You see, I think I’ve figured out why most of Oregon and Washington’s “snowbirds” such as myself migrate to Palm Springs and the Desert Cities as opposed to other warm places like Phoenix.  It’s the history of US Highway 99 – or rather the old route of that highway.

In the pre-Interstate era, US-99 once ran from Blaine, Washington on the Canadian Border, all the way to Calexico, California on the Mexican Border.  It’s the main street through all the cities and towns along its former route – Bellingham, Everett, Seattle, Tacoma, Olympia, and Vancouver. It was Aurora Ave. in Seattle, and the waterfront viaduct. In fact you can still see an old US-99 sign at the viaduct entrance on Columbia Street in downtown Seattle.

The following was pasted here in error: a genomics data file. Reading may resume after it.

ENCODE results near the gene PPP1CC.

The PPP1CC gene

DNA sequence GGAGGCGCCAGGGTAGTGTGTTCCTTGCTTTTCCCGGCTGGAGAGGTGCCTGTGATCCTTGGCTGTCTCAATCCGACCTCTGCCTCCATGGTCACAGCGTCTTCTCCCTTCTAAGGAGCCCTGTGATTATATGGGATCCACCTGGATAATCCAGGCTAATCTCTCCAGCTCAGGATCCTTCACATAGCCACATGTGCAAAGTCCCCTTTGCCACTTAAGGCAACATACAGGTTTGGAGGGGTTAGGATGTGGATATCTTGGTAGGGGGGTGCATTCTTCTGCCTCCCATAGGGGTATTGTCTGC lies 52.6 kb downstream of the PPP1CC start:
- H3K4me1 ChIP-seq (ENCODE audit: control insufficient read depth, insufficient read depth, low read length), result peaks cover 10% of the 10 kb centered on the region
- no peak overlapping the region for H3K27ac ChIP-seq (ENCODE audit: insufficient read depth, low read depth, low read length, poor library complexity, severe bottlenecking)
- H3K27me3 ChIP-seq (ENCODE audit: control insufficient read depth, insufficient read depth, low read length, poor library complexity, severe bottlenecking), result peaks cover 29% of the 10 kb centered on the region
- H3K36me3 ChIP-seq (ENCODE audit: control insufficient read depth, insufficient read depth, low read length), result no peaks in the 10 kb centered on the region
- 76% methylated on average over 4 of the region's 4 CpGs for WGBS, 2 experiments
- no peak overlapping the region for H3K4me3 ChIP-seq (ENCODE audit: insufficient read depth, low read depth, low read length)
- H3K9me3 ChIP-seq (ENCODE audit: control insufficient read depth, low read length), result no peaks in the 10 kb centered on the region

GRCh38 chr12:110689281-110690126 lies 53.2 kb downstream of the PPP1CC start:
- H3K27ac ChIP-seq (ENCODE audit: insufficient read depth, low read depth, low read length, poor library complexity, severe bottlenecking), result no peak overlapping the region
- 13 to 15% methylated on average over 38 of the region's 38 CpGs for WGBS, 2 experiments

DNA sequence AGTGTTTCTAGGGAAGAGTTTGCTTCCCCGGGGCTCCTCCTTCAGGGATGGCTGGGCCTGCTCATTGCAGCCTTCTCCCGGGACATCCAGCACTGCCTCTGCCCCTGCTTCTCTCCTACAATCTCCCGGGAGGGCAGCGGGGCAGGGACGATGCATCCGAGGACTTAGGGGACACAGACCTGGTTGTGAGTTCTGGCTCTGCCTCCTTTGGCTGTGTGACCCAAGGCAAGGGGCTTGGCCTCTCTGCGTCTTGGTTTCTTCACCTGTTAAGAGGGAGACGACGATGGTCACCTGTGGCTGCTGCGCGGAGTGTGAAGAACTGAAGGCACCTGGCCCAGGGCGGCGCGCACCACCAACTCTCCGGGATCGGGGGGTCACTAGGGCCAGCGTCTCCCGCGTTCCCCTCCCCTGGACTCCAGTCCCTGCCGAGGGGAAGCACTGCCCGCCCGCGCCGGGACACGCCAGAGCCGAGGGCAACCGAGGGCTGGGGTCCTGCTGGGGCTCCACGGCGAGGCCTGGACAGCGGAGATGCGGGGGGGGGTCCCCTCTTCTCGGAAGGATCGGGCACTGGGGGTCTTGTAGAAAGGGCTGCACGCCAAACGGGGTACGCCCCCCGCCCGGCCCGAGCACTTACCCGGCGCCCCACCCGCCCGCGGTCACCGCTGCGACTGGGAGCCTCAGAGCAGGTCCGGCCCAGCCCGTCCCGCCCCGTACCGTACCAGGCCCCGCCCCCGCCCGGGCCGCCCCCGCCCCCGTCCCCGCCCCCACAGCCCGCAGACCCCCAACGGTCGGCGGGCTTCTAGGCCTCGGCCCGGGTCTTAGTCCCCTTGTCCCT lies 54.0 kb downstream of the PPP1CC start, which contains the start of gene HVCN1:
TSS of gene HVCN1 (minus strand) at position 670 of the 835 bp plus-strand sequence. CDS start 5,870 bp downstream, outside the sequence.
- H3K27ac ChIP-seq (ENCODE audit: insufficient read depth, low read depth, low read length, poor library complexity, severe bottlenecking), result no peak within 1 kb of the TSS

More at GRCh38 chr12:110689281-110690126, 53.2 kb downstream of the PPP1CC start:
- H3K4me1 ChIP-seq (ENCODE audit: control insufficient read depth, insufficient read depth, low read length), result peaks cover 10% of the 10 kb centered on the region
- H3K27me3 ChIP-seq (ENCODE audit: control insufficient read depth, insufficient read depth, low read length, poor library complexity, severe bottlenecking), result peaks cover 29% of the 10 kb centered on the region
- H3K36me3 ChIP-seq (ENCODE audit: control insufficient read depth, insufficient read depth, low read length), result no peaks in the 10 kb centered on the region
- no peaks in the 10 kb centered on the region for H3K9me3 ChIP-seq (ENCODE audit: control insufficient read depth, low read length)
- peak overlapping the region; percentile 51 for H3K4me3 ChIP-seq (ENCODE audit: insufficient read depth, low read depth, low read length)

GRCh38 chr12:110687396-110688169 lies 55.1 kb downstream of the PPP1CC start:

In Vancouver it crossed the river to Portland and headed on down South, splitting in Portland to US-99W and US-99E, which are today’s OR-99W and 99E through the Willamette Valley.  In California it was the main highway through the San Joaquin Valley, down past Sacramento, Fresno and Bakersfield. It went over the Grapevine and then down into LA and turned eastward to Glendale and up over San Gorgonio Pass and into Palm Springs. From there it went along the Western Shore of the Salton Sea and ended in Calexico on the border.  Once I-5 was finished the old highway was decommissioned and turned over to the states and left abandoned or its remnants as local or state highways.